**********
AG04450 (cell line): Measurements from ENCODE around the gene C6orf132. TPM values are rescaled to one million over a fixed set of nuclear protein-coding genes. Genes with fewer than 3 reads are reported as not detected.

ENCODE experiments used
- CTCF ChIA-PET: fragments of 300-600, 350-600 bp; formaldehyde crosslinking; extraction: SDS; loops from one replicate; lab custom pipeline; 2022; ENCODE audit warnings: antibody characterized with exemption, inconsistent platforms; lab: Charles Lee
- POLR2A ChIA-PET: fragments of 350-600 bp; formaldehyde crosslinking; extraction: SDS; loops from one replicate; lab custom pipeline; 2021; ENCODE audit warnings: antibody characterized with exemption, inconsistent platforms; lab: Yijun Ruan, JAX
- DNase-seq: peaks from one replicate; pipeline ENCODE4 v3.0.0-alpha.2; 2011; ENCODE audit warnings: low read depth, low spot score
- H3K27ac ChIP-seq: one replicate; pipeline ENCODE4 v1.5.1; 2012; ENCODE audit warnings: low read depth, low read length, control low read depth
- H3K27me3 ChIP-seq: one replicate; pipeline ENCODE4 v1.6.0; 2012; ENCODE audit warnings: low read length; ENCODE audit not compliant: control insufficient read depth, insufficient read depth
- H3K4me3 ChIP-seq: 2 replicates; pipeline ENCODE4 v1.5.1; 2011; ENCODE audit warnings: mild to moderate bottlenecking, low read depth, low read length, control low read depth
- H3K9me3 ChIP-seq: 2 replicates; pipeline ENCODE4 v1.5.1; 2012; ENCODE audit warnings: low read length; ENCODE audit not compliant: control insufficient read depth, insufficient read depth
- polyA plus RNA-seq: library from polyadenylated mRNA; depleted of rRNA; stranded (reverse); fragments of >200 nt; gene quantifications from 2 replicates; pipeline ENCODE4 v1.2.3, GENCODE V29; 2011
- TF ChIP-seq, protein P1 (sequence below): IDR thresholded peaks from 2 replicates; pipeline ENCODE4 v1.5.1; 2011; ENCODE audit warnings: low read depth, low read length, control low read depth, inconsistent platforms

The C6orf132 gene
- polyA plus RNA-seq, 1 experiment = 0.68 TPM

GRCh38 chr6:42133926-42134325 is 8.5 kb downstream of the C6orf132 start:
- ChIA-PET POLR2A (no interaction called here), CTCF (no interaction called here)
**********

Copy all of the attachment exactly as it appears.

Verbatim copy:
AG04450 (cell line): Measurements from ENCODE around the gene C6orf132. TPM values are rescaled to one million over a fixed set of nuclear protein-coding genes. Genes with fewer than 3 reads are reported as not detected.

ENCODE experiments used
- CTCF ChIA-PET: fragments of 300-600, 350-600 bp; formaldehyde crosslinking; extraction: SDS; loops from one replicate; lab custom pipeline; 2022; ENCODE audit warnings: antibody characterized with exemption, inconsistent platforms; lab: Charles Lee
- POLR2A ChIA-PET: fragments of 350-600 bp; formaldehyde crosslinking; extraction: SDS; loops from one replicate; lab custom pipeline; 2021; ENCODE audit warnings: antibody characterized with exemption, inconsistent platforms; lab: Yijun Ruan, JAX
- DNase-seq: peaks from one replicate; pipeline ENCODE4 v3.0.0-alpha.2; 2011; ENCODE audit warnings: low read depth, low spot score
- H3K27ac ChIP-seq: one replicate; pipeline ENCODE4 v1.5.1; 2012; ENCODE audit warnings: low read depth, low read length, control low read depth
- H3K27me3 ChIP-seq: one replicate; pipeline ENCODE4 v1.6.0; 2012; ENCODE audit warnings: low read length; ENCODE audit not compliant: control insufficient read depth, insufficient read depth
- H3K4me3 ChIP-seq: 2 replicates; pipeline ENCODE4 v1.5.1; 2011; ENCODE audit warnings: mild to moderate bottlenecking, low read depth, low read length, control low read depth
- H3K9me3 ChIP-seq: 2 replicates; pipeline ENCODE4 v1.5.1; 2012; ENCODE audit warnings: low read length; ENCODE audit not compliant: control insufficient read depth, insufficient read depth
- polyA plus RNA-seq: library from polyadenylated mRNA; depleted of rRNA; stranded (reverse); fragments of >200 nt; gene quantifications from 2 replicates; pipeline ENCODE4 v1.2.3, GENCODE V29; 2011
- TF ChIP-seq, protein P1 (sequence below): IDR thresholded peaks from 2 replicates; pipeline ENCODE4 v1.5.1; 2011; ENCODE audit warnings: low read depth, low read length, control low read depth, inconsistent platforms

The C6orf132 gene
- polyA plus RNA-seq, 1 experiment = 0.68 TPM

GRCh38 chr6:42133926-42134325 is 8.5 kb downstream of the C6orf132 start:
- ChIA-PET POLR2A (no interaction called here), CTCF (no interaction called here)